The difference between technical and fundamental analysis is that the former predicts prices of stocks based on charts and trends and the later predict them based on an analysis of the industry, company and prevailing economics.

Some people invest in markets based only on fundamental analysis and others swear by technical analysis. That begs the question that if both do the same thing then why do people use one or the other? The answer lies in the differences between them which are illustrated below.

Technical Vs Fundamental analysis

How Technical Analysis works

Technical analysis is a tool that is used mostly by those who consider themselves traders. It is used to track short term investments in the market. It also helps decide good entry and exit points. All of this is done based on data from the past and the supposition that history repeats itself.

The inner workings of technical analysis are far too complex and vast to explain here, so we’ll just take a broad look at it. As said before, technical analysis is used by traders to determine entry and exit points for the market using only charts. It is based on three basic principles which are:

  1. Market actions and stock prices discount everything else
  2. Prices always move in trends
  3. Markets always move in patterns

While using technical, you will employ line, bar and candlestick charts to see the rise and fall of prices. These charts will show you the opening and closing prices of specific stocks. They will also show you the highs and lows for that stock.

One example of technical analysis is the moving average, as seen in the image above. What you are looking at is the chart for the State Bank of India. The line that you see across the chart is the moving average. In this case, the 200-day moving average. What this means is simply that the line represents the average price of SBI stocks over the last 200 days.

How exactly you use this information is a matter best left to a classroom. Not that the information won’t help you but one piece out of context would confuse you more than help. If you want to learn more about this, you can drop us a line.

How fundamental analysis works

Fundamental analysis is a tool that is used mostly by investors. They differ from traders in that they are looking for long term investments (upwards of 5 years). They invest in sectors or companies based on the future potential of that sector/company.

As said before, fundamental analysis is more of looking at the current market situation and predicting the future based on internal and external factors. In fundamental analysis, you examine the performance of the company. You examine its current financial situation and what products it’s offering. You then look at the market to see if there is a demand for that product and how much supply is available.

From there, you move onto examining the industry itself. You examine its performance and try to identify any potential for growth. You then overlay the economic scenario that is and will prevail and make your final decision on investing in that company.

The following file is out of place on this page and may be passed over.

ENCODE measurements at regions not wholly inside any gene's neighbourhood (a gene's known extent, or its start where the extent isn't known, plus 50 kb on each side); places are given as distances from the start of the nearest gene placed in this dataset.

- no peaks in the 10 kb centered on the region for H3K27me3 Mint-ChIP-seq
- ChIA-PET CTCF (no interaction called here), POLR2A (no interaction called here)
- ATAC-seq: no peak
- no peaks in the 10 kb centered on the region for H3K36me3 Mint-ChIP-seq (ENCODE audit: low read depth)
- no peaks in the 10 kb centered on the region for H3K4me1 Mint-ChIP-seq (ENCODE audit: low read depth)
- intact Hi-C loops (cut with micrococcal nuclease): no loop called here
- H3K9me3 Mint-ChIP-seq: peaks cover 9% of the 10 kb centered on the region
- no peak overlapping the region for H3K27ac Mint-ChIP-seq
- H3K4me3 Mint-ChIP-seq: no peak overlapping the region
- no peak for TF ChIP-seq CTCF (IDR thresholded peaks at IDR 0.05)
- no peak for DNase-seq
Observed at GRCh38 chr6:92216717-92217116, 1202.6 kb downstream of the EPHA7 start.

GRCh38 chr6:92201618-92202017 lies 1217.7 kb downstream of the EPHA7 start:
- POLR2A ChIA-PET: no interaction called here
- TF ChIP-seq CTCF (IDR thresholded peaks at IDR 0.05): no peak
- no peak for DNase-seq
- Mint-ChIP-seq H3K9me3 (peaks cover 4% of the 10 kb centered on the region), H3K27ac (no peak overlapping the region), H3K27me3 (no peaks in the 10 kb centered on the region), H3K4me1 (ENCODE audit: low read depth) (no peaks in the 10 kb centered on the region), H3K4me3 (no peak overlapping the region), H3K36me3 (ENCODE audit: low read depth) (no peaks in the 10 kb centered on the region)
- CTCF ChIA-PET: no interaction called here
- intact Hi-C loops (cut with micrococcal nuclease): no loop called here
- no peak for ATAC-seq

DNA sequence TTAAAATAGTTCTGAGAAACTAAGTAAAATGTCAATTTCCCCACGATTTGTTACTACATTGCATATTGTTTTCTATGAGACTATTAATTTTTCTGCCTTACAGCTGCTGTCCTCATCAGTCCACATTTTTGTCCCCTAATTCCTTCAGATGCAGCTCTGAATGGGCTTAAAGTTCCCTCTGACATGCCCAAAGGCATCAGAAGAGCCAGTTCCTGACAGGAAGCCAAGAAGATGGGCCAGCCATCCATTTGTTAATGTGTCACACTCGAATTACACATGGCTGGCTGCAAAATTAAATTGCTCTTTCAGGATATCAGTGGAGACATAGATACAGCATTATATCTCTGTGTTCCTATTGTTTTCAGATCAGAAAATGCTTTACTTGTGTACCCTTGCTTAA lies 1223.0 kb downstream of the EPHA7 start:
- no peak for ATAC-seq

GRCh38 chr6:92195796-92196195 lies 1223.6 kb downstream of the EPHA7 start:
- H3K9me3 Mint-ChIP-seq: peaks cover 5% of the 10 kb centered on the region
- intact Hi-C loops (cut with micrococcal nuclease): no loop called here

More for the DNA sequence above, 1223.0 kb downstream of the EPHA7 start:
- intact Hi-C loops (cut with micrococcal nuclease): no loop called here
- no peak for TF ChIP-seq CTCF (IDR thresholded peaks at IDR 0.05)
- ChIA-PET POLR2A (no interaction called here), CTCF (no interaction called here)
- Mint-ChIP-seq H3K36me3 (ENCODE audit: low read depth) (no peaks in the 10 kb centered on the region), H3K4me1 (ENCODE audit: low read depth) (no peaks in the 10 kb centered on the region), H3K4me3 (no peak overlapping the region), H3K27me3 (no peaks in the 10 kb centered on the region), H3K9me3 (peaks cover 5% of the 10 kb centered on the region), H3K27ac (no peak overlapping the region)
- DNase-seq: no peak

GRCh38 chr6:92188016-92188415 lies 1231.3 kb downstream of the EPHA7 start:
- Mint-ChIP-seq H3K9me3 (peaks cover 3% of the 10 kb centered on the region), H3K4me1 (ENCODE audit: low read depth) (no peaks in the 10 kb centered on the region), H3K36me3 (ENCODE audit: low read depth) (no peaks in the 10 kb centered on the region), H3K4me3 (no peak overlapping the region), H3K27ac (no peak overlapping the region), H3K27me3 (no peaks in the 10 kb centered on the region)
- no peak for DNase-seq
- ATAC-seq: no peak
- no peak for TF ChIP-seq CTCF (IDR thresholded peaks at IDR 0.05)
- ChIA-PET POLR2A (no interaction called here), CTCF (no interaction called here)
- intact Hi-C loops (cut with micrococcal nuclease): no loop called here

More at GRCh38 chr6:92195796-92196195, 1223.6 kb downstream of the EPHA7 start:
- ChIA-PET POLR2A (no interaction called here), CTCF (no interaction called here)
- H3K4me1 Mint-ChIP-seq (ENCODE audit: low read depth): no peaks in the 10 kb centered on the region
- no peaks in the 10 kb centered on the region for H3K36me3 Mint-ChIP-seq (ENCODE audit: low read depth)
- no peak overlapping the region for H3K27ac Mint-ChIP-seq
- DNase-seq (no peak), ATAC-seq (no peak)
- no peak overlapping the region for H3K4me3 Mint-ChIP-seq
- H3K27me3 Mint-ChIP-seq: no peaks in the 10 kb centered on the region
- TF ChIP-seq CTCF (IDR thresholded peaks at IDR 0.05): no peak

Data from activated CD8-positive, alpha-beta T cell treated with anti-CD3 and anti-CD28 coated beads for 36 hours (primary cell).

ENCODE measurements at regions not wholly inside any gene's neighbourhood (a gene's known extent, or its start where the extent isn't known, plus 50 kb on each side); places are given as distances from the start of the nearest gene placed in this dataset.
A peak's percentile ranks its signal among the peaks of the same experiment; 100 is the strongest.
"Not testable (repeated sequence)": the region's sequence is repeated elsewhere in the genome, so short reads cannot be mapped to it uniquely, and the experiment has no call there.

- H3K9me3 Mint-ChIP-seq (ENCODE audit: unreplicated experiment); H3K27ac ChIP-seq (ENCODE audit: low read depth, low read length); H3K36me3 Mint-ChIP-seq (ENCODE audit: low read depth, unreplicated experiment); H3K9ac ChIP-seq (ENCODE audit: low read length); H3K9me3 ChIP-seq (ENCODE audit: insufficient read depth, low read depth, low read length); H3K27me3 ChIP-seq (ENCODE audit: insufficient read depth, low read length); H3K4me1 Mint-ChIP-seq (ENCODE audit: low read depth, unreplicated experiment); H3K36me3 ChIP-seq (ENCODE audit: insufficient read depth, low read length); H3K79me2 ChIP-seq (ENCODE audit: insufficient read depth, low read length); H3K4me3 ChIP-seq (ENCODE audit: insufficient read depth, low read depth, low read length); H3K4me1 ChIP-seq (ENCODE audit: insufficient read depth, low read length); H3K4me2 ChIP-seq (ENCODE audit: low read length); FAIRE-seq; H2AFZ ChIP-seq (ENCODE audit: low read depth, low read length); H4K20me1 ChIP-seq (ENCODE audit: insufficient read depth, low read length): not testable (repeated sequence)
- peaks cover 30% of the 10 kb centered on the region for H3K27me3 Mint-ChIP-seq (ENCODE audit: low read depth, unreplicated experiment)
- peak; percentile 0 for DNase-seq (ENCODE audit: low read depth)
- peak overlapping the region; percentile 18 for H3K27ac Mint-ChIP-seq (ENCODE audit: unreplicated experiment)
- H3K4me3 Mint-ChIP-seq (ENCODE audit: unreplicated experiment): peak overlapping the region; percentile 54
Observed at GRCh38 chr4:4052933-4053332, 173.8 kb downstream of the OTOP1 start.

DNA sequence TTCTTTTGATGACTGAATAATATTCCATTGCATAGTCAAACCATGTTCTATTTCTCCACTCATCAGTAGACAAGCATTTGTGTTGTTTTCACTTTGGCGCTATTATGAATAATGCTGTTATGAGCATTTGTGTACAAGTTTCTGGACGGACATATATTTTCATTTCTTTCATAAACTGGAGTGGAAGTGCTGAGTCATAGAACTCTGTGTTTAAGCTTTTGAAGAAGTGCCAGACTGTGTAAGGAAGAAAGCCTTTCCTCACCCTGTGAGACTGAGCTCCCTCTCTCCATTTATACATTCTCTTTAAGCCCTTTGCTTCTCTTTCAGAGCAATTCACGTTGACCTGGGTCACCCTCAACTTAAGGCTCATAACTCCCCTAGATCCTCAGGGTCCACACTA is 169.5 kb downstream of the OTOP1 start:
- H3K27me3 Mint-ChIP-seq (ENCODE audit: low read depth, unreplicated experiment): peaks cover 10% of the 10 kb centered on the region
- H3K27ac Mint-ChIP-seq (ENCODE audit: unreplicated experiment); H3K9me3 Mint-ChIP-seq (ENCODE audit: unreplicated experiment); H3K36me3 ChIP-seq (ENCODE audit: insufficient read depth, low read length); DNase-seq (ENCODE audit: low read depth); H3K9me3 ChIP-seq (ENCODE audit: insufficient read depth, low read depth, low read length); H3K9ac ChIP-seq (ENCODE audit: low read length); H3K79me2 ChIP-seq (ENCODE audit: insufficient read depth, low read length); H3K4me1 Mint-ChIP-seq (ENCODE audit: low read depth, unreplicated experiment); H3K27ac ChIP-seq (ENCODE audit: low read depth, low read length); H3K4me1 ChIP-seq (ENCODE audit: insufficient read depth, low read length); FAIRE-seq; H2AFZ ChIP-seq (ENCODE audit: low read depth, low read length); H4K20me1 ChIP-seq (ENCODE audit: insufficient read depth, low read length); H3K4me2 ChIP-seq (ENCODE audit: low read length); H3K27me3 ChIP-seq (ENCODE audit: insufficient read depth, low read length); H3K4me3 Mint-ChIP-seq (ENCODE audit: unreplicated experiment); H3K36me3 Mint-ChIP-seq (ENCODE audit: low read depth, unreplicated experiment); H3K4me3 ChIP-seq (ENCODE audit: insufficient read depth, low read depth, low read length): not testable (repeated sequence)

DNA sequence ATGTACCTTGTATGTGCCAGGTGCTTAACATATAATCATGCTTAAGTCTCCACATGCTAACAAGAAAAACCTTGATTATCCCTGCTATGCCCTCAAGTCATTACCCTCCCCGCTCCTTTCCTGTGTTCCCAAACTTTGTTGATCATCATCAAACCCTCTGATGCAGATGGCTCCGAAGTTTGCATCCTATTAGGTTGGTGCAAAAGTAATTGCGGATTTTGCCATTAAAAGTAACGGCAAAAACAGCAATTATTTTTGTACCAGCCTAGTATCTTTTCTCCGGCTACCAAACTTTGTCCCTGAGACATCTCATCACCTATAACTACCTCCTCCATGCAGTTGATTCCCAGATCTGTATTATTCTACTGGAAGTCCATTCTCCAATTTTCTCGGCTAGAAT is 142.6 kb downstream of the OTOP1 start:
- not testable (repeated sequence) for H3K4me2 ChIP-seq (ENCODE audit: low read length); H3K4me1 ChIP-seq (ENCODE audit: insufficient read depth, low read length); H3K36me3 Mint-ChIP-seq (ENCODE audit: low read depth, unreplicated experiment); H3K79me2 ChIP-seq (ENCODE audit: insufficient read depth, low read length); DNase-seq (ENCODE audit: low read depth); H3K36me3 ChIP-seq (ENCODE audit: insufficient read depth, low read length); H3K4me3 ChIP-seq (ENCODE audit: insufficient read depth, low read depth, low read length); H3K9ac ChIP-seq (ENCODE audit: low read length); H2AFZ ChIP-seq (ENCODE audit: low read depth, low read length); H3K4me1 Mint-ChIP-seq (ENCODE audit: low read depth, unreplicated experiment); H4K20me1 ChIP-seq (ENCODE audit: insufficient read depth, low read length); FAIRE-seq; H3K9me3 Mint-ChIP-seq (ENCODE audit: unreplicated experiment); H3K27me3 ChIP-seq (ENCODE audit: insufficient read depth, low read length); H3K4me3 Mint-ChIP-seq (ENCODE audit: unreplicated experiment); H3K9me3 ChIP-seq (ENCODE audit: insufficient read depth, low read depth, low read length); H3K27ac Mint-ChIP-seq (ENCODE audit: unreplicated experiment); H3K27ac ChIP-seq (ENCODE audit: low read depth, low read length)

A good example of fundamental analysis is the impact coronavirus has had on the Chinese economy. It has caused a drop of up to 8% in the stock markets. It will also influence the global economy because multiple sectors will be affected directly, or indirectly, by it. For instance, the aviation sector can be said to be in the crosshairs because airlines are stopping service to affected regions to contain the spread to the virus. This will result in lost revenue, one of the first things to be considered in fundamental analysis.

The threat of the virus itself is discouraging travellers from going to what used to be popular haunts. This, in turn, will bring down the earning of hotels, restaurants and other related establishments. Which, in turn, reduces the income from tourism thus turning the market slow and discouraging investments.

What we can see from these two styles of analysis is that each has some very specific and clear ways of determining a good investment. But, traditionally, people following one school of thought (technical analysis) won’t bother with the other (fundamental analysis). But what if there was a compromise? What if you could use both together? Does such a middle ground exist?

The middle ground: Techno-fundamental analysis

I’m sure that at some point you have asked yourself the question that if both work; why not use them together? And that is exactly what has been happening. Investors who were using fundamental analysis saw that technical analysis was good at identifying entry and exit positions because it could be used to predict herd mentality. This led them to incorporate a bit of technical analysis into their purchase of stocks.

What happens when you put these two styles of stock market investments together is that technical analysis tells you the best time to enter and exit the market while fundamental analysis tells you if you have chosen the right stock to invest in. It simply combines the best times with the conviction that it is a good investment.

A good example of a techno-fundamental strategy is CANSLIM. This is a strategy that was developed by William O’ Neil. It takes a company’s earnings, growth products and market condition and direction into account when choosing the right company to invest in. It is an acronym for:

C: Current Quarterly Earnings

A: Annual Earnings Growth

N: New Product, Service or Management

S: Supply and demand

L: Leader

I: Institutional Sponsorship

M: Market direction

As said earlier, the subjects of fundamental and technical analysis are very vast and are best not explain in one blog post. But what can be done is one blog post is to explain the differences between them. The main thing you need to remember is that neither is a bad system to employ. What system you decide to use will depend on what sort of investment you are looking at.